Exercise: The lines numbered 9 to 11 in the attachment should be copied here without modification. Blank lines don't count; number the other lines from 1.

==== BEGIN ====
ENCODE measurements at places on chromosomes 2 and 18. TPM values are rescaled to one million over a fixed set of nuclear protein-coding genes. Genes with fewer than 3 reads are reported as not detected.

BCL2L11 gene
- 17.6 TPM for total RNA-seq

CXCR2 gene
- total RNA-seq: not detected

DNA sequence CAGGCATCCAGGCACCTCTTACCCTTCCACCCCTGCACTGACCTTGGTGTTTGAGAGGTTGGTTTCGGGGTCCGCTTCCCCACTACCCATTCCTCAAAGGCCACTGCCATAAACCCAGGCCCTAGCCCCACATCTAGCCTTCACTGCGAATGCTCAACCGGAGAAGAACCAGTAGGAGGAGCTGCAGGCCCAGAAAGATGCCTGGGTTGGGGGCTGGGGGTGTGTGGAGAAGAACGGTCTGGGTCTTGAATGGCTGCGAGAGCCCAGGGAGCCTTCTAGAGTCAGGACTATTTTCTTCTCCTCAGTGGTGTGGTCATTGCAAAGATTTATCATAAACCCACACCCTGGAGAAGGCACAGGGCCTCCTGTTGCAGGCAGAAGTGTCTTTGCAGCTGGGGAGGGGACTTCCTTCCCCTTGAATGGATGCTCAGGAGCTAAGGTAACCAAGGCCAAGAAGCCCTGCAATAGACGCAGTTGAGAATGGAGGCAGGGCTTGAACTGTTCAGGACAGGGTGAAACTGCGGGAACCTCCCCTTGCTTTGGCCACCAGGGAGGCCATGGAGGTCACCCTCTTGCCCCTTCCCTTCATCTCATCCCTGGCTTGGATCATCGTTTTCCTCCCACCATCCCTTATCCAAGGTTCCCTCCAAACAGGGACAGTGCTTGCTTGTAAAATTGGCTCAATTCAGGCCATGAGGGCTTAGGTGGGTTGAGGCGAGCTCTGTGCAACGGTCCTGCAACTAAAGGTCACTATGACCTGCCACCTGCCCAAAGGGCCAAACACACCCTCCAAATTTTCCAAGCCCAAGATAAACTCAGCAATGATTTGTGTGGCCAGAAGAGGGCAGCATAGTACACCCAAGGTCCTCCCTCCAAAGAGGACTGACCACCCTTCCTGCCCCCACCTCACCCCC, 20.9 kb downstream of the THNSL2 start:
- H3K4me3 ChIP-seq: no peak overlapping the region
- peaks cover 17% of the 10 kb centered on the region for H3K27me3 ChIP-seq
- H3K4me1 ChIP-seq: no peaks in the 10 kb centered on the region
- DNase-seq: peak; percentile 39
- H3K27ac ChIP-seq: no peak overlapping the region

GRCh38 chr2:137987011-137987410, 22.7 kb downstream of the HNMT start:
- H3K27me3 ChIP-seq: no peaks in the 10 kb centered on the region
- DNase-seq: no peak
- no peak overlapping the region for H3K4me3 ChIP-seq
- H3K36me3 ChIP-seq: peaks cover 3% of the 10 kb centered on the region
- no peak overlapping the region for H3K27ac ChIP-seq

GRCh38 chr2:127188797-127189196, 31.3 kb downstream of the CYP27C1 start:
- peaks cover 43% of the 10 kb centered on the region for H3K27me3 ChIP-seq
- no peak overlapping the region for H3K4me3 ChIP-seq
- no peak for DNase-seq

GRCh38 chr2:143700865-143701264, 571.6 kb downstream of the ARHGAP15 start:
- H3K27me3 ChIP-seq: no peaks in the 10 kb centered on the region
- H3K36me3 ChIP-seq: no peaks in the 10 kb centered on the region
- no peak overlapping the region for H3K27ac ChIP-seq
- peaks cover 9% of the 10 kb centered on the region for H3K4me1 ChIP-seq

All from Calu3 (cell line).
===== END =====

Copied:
- H3K4me1 ChIP-seq: no peaks in the 10 kb centered on the region
- DNase-seq: peak; percentile 39
- H3K27ac ChIP-seq: no peak overlapping the region